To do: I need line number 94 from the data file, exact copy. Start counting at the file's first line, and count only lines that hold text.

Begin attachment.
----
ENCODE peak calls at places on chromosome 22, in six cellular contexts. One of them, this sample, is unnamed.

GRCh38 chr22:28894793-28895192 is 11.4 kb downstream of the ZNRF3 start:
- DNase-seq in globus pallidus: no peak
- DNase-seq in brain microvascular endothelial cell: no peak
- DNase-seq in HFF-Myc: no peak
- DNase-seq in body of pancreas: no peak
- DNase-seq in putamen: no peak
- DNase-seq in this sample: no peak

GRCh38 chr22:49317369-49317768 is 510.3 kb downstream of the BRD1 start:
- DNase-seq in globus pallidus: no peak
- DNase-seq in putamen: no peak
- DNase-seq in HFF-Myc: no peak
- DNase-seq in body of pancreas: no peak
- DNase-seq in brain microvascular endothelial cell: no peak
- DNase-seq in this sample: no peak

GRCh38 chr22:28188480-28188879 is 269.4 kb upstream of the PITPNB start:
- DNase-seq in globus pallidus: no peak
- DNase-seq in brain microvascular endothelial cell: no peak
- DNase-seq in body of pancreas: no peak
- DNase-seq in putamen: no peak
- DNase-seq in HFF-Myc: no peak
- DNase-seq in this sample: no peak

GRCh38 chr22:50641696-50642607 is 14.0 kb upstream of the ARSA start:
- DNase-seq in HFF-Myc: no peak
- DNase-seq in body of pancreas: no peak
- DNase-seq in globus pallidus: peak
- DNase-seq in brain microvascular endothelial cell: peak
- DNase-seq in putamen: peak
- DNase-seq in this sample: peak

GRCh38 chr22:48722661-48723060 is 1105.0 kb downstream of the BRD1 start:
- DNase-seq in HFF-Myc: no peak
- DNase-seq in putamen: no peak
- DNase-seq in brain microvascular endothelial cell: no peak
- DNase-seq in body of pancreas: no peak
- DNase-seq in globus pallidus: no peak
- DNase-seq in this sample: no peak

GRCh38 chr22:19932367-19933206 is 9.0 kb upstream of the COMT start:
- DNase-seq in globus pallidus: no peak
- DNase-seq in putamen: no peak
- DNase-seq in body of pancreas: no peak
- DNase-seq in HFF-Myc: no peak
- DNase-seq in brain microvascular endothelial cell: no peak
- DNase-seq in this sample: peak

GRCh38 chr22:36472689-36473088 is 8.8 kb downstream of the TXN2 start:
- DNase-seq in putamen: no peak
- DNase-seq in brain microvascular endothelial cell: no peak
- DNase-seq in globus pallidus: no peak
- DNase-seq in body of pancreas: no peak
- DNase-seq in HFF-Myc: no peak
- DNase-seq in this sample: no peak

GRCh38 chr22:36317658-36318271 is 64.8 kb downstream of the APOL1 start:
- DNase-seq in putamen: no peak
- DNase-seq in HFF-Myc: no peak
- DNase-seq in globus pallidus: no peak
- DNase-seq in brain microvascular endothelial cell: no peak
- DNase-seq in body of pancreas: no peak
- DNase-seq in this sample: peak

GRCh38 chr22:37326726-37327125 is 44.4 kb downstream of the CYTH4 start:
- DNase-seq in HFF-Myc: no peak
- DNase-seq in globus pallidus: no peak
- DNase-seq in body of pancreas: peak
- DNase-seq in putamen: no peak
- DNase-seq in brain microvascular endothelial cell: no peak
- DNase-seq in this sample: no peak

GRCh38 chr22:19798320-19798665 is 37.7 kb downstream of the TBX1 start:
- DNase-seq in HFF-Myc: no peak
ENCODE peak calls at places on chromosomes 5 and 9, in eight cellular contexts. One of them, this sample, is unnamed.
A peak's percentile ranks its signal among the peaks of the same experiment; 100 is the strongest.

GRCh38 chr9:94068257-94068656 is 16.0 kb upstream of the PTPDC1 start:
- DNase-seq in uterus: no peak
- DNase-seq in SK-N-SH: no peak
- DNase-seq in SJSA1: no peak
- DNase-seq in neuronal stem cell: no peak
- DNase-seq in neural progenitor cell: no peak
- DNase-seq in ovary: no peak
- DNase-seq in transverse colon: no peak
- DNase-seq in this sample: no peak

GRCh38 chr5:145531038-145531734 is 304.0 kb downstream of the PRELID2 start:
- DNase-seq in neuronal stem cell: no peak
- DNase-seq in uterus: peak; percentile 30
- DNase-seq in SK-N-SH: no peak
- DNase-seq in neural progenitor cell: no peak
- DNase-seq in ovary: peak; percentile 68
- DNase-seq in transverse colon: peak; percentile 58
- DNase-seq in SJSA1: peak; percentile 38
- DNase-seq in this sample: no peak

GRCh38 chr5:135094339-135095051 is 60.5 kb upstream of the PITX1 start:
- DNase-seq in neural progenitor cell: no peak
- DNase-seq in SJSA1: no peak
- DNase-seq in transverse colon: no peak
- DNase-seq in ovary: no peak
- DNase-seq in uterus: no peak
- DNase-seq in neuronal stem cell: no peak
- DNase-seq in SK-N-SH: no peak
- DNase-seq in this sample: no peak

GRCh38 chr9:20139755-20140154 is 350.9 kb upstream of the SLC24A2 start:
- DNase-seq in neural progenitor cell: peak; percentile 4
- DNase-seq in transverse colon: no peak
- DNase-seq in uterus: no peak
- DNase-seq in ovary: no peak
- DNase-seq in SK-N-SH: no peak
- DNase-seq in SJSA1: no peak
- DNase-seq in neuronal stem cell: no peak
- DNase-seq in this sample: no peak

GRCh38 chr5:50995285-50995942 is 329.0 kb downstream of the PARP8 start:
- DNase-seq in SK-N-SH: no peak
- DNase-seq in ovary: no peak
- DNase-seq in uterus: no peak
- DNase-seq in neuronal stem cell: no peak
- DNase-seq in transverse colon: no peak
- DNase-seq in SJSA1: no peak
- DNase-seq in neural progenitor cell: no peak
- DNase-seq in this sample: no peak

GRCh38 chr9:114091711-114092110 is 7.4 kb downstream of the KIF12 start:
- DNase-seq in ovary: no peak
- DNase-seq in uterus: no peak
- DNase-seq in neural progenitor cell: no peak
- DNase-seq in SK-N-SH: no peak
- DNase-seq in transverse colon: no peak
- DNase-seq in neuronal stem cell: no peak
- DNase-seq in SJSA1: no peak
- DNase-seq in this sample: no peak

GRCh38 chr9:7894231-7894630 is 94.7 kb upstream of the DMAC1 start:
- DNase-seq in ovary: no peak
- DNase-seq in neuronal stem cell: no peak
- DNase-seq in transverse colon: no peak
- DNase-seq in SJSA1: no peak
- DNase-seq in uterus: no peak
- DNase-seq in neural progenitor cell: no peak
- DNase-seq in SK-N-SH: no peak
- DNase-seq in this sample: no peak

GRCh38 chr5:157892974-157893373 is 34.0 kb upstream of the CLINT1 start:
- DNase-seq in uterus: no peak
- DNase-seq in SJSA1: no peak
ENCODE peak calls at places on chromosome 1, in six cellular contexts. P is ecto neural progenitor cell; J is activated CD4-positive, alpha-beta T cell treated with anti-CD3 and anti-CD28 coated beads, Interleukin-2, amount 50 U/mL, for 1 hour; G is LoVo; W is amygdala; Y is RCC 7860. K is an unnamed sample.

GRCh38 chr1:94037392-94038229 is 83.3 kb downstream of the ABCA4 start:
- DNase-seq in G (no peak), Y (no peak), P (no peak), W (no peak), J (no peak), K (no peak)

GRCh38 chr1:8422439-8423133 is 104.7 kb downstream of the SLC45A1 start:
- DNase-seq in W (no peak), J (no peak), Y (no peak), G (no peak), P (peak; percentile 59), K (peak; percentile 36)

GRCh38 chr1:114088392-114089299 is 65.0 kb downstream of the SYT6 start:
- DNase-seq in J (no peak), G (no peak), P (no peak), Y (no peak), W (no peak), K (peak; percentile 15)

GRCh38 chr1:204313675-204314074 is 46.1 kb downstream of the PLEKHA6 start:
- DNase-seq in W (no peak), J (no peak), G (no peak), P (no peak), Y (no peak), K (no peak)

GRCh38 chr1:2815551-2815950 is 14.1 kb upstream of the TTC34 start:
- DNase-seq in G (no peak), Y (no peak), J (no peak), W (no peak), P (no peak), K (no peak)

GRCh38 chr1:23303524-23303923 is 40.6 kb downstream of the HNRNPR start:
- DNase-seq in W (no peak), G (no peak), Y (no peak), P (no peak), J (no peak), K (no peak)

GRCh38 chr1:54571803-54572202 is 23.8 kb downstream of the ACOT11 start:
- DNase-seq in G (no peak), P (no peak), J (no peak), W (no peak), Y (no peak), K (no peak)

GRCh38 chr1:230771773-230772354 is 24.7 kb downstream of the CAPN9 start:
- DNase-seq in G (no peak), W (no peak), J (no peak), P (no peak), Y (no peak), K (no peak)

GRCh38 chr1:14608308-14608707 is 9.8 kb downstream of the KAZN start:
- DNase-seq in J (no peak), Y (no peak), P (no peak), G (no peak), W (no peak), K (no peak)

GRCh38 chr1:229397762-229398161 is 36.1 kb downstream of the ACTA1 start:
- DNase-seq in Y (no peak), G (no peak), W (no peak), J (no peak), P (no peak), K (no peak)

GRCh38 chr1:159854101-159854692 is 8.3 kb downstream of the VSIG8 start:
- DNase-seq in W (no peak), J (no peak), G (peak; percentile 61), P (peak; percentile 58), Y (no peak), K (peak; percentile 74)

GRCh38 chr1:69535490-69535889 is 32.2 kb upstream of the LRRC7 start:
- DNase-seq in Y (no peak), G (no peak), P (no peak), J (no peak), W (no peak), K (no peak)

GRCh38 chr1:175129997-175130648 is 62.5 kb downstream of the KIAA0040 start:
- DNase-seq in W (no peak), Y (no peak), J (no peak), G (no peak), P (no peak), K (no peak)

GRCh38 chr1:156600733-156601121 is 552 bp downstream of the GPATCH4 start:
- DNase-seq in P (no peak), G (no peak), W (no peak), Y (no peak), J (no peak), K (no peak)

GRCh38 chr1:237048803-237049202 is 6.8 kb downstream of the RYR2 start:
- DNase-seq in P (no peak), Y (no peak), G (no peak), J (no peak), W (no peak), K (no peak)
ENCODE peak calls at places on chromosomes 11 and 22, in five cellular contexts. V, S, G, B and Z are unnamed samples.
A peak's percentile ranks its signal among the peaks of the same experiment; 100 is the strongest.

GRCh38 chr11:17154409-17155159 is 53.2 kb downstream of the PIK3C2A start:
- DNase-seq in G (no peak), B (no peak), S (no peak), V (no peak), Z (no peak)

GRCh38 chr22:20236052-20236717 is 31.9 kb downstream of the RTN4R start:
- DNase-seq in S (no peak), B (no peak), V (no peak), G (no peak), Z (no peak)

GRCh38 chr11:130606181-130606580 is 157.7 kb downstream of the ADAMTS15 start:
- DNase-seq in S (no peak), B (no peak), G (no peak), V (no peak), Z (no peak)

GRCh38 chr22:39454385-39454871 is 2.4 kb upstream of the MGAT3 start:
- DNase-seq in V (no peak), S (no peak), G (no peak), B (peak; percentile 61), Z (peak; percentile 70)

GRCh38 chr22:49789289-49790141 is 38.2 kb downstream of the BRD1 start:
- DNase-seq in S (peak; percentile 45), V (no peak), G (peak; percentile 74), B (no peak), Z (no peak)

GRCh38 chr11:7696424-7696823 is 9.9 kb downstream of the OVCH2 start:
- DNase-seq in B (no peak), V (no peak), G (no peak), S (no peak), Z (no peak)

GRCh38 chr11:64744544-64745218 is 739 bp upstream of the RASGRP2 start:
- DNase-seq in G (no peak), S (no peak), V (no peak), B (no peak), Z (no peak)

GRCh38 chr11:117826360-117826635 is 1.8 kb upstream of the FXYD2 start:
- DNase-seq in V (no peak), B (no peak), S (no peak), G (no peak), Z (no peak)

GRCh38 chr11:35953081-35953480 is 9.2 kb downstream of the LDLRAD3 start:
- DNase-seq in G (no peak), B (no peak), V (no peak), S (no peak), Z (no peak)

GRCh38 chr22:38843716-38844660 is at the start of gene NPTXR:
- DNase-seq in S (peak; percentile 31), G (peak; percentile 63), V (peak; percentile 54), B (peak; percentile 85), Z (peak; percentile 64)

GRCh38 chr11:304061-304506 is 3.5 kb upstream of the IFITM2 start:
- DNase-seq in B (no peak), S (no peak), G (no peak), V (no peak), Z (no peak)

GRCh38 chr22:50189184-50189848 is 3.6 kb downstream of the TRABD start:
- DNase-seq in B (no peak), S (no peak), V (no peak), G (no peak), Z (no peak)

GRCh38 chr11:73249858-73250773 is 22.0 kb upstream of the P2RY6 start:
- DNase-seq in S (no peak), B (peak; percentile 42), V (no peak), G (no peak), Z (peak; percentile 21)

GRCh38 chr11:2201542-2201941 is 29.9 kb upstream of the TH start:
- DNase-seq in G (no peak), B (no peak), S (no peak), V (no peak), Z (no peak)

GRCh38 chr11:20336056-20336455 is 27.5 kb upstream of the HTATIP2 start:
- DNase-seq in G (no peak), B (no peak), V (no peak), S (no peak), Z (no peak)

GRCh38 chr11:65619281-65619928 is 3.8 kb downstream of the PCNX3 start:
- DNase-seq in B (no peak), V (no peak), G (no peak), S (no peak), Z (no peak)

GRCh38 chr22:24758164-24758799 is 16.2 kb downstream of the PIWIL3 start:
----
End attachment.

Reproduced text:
- DNase-seq in SK-N-SH: no peak